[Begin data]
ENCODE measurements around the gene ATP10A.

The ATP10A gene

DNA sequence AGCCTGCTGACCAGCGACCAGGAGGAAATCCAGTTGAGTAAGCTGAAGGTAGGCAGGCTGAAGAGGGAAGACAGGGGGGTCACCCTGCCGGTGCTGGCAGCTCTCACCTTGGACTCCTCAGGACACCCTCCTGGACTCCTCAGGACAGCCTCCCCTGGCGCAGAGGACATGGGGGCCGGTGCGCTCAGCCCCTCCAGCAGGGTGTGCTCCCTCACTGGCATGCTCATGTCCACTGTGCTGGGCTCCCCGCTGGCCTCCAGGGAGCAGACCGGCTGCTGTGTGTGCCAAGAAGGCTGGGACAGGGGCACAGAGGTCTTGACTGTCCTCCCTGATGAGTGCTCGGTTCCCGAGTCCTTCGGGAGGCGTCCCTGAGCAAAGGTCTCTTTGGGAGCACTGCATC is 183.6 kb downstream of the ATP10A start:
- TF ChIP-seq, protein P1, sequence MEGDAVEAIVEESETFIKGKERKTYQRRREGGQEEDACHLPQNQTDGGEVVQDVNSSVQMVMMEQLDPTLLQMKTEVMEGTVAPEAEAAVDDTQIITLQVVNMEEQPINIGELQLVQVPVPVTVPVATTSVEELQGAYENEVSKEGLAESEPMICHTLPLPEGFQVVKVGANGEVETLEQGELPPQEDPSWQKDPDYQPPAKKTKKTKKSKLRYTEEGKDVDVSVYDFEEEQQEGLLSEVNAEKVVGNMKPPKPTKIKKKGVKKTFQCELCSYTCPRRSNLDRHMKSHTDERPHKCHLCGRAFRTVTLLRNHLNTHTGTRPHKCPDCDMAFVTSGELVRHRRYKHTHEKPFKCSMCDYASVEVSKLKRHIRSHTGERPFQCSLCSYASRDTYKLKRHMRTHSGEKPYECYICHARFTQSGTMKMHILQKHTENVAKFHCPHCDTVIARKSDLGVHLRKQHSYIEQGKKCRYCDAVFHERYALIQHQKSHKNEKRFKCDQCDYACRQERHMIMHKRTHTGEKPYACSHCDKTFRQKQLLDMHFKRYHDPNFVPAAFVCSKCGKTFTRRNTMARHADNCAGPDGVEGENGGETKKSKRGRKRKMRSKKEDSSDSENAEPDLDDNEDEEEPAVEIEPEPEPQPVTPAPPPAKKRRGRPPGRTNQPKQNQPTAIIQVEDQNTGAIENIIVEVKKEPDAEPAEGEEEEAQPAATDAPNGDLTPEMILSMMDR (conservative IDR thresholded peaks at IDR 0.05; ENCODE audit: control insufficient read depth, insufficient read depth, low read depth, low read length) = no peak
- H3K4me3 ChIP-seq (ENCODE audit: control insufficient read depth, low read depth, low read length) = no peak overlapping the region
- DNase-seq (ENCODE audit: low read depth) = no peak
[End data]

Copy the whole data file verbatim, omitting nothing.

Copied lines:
ENCODE measurements around the gene ATP10A.

The ATP10A gene

DNA sequence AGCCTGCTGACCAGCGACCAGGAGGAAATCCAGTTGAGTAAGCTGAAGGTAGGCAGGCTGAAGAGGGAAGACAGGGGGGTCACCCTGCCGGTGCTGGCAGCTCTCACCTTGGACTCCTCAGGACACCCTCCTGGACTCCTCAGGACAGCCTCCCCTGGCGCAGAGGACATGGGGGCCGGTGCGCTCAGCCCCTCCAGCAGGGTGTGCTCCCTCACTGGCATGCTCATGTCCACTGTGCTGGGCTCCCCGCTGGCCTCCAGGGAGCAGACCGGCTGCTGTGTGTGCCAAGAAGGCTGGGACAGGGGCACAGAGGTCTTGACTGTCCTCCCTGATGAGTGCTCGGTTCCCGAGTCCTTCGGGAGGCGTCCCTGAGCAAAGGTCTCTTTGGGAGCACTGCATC is 183.6 kb downstream of the ATP10A start:
- TF ChIP-seq, protein P1, sequence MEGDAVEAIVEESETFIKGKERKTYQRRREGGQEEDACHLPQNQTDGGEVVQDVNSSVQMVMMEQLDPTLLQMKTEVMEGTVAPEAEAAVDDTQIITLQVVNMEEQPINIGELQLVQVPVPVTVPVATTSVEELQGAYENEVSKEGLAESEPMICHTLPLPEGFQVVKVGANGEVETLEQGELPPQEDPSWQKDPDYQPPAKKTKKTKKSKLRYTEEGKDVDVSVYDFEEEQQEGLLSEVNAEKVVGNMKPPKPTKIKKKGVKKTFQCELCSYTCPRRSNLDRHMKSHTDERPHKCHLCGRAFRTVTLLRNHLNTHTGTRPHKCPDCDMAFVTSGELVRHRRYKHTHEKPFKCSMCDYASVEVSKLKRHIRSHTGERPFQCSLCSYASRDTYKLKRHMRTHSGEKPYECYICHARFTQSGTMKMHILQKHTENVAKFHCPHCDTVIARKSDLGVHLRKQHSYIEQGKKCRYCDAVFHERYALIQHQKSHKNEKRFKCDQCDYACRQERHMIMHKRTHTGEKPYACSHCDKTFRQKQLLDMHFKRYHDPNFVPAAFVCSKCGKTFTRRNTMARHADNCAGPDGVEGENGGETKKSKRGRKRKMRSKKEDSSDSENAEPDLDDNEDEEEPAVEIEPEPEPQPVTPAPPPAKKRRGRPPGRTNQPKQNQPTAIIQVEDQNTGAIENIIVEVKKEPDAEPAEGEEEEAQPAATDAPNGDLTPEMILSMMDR (conservative IDR thresholded peaks at IDR 0.05; ENCODE audit: control insufficient read depth, insufficient read depth, low read depth, low read length) = no peak
- H3K4me3 ChIP-seq (ENCODE audit: control insufficient read depth, low read depth, low read length) = no peak overlapping the region
- DNase-seq (ENCODE audit: low read depth) = no peak